Background: While many factors influence medical student career choice, interactions with attending and resident physicians during clinical rotations are particularly important. To evaluate the influence of attending and resident physicians on medical students’ career choices, particularly for those pursuing surgical careers, we quantified their respective influence in the context of other known influences. Methods: Rising fourth-year medical students and new graduates were given an IRB-exempt, 14-item online survey. Descriptive statistics were performed on the demographic information. Chi-square analysis was used, as were Kruskal-Wallis and Mann-Whitney analyses on the Likert responses (α = 0.05). Results: Survey response was 24%. Students pursuing general surgery rated residents greater than or equal to attendings on 7 of 8 key mentoring characteristics. Of students choosing a different specialty than the one they intended to pursue upon entering medical school, the influence of residents was cited by 100% of the students pursuing general surgery, compared to 59% of the entire cohort. Identification of a role model and perceived personality fit were significantly more important than other factors (P < 0.0001). Students pursuing general surgery rated the importance of identifying a role model and perceived personality fit greater than their peers. Conclusions: Residents have greater influences on medical students’ career choice compared to attendings. Students pursuing a surgical specialty, particularly general surgery, considered the influence of role models and perceived personality fit to be the most important factors in their specialty decision. These findings provide valuable insights to improve student experiences and career recruitment in surgical specialties, particularly general surgery.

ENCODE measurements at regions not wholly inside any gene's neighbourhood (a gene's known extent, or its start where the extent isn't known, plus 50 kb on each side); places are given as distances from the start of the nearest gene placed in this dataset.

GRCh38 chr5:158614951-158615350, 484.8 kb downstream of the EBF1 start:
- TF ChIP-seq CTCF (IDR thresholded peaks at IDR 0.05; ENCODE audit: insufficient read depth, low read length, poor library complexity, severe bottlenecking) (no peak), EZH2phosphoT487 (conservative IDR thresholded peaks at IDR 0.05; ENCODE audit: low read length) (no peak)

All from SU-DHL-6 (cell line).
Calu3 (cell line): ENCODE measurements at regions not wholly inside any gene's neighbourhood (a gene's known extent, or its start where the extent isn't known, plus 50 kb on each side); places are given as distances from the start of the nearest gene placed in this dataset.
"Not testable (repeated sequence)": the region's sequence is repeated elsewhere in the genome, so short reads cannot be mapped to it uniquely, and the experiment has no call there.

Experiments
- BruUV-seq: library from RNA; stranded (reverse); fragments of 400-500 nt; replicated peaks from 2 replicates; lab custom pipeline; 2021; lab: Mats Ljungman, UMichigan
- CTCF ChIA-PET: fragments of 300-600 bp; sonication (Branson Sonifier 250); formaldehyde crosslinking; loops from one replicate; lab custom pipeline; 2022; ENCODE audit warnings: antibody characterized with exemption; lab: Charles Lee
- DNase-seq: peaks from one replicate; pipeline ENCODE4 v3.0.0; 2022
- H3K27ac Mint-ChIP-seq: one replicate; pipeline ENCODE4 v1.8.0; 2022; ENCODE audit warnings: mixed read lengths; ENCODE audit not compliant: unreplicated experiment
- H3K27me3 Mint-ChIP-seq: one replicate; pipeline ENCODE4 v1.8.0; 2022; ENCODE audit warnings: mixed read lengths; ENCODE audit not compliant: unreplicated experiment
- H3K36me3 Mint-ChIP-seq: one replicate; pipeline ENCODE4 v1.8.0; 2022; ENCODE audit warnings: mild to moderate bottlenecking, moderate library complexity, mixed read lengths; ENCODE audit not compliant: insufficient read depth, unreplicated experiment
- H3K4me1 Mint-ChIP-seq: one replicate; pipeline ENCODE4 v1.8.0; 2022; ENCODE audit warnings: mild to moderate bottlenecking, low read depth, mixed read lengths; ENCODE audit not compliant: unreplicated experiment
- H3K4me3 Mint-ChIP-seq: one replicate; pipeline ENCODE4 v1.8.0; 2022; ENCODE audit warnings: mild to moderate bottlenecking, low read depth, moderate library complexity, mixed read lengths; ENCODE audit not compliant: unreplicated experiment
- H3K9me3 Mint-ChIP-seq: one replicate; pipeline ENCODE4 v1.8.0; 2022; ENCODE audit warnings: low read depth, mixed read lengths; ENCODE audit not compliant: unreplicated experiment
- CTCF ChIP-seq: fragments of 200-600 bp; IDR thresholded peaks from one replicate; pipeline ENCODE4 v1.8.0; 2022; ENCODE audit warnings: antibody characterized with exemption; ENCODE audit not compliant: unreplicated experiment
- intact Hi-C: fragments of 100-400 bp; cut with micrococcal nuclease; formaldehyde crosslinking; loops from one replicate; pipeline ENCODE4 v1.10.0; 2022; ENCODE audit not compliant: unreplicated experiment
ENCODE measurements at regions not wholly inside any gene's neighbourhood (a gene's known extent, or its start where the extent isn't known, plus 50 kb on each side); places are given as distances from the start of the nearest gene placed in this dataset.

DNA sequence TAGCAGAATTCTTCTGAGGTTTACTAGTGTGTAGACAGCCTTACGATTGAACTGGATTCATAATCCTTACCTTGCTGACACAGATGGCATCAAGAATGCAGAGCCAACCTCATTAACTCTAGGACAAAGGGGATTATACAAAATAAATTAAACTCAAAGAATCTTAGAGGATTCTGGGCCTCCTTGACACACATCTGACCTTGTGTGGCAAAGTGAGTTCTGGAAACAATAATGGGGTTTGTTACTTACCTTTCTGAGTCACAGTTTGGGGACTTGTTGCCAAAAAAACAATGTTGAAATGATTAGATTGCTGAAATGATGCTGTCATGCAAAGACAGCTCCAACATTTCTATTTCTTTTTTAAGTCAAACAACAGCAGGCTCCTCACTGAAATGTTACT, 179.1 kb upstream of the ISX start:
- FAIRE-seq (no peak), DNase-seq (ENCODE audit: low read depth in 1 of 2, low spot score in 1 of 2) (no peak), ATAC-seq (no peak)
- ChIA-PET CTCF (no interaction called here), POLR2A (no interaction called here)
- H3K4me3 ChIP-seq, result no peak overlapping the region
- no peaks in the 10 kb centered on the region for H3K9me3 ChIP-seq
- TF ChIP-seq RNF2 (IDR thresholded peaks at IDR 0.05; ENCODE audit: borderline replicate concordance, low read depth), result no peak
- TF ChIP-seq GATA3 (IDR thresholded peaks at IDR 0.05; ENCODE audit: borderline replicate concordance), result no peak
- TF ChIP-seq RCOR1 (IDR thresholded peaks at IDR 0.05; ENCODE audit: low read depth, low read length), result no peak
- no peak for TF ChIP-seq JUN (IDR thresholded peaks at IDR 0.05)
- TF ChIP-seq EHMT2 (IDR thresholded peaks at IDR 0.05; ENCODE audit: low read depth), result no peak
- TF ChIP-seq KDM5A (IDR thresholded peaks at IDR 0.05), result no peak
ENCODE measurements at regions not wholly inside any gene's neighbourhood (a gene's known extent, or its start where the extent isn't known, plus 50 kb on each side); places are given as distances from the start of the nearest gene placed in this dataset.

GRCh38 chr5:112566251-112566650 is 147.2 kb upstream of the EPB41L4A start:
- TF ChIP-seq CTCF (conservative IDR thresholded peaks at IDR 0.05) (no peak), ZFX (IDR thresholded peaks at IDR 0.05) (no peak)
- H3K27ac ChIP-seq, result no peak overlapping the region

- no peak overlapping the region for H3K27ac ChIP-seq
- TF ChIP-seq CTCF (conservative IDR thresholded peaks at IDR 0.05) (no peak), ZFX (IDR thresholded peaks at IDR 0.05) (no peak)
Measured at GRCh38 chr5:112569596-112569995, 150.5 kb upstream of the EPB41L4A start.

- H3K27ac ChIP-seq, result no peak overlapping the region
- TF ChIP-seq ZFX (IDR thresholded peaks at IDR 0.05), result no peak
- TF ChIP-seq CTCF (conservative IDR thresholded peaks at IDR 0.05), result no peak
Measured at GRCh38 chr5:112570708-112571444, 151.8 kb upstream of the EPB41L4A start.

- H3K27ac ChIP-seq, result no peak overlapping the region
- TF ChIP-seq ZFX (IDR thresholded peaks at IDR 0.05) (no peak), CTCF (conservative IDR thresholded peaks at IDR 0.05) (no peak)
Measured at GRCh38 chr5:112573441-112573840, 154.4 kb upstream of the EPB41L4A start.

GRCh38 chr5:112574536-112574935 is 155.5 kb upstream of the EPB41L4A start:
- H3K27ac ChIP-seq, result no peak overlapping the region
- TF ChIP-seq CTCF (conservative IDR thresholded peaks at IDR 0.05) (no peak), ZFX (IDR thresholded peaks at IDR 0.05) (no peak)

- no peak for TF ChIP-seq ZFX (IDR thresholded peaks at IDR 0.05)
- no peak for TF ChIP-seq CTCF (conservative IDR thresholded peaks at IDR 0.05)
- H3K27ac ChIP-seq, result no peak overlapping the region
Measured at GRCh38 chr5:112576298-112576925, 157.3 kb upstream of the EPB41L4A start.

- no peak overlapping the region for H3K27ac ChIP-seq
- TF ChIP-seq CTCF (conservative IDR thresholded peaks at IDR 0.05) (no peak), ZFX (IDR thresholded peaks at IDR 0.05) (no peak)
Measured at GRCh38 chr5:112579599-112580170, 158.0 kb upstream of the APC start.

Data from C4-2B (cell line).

- Student career choice